Sunday, March 28, 2010

Kimchi in the Bathtub

A friend recently gave us a crash course on making kimchi, and after our trip to Korea last year we were eager students. We'd made sauerkraut in the past, so kimchi seemed like a logical step in fermented foods. Our take home prize from the evening was a five liter jar of that healthy, tasty, spicy fermenting brew. (Ok, it's not really in the bathtub anymore, but we do keep it in the bathroom for the cool temperature, and because it's easy to mop up if the brew overflows with enthusiastic fermenting.)

Haksai, or Chinese cabbage was just finishing up, and it seemed like a logical use for the extra heads in the Takashi's field. We peeled, cored, and sliced twelve heads, and then worked them over with a sprinkling of salt. The salt on the cabbage caused it to almost immediately wilt and release water. We continued adding cabbage and salt and massaging with our hands until the bowl in question was well full of wilted cabbage and frothy brine. (The froth resulted from all the air that was being worked in.) We transferred it to a larger container for holding while getting ready to massage the next round.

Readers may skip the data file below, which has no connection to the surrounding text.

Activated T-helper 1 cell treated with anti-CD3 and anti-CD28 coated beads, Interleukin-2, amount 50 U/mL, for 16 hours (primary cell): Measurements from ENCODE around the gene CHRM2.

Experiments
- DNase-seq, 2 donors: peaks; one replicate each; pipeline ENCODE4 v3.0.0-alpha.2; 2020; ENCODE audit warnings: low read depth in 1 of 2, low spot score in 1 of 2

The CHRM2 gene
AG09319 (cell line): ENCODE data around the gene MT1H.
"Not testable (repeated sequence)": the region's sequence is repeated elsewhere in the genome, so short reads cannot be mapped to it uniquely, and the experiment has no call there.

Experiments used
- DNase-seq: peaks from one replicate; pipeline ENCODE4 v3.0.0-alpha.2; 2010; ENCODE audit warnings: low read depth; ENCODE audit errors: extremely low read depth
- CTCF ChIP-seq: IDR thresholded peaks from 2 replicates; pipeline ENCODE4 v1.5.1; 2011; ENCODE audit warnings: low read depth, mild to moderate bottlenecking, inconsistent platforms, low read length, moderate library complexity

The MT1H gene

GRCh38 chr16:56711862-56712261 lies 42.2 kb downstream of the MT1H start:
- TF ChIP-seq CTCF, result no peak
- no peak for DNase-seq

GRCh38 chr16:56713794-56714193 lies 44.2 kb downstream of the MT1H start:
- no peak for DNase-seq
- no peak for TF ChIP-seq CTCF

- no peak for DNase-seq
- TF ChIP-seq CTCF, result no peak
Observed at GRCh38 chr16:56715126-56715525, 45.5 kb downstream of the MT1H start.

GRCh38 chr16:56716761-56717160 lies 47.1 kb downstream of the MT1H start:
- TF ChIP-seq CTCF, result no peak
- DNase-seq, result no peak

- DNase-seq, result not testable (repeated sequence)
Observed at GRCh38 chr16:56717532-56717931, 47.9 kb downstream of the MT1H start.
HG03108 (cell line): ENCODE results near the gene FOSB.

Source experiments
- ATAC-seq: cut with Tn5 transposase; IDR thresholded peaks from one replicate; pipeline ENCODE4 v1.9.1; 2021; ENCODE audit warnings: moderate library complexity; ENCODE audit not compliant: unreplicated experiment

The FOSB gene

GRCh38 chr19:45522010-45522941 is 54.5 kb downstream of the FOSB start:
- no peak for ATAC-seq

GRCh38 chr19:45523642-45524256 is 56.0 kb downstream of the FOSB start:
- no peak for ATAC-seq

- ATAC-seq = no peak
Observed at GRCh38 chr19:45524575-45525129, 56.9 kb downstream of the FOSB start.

Once all the cabbage was done, we chopped up some daikon, komatsuna, carrots, and again added salt. As those items were being massaged, we grated ginger, peeled and chopped garlic, and chopped a ton of dried small red peppers from the garden. (Many recipes call for chilli powder, but we just went with what we had on hand.)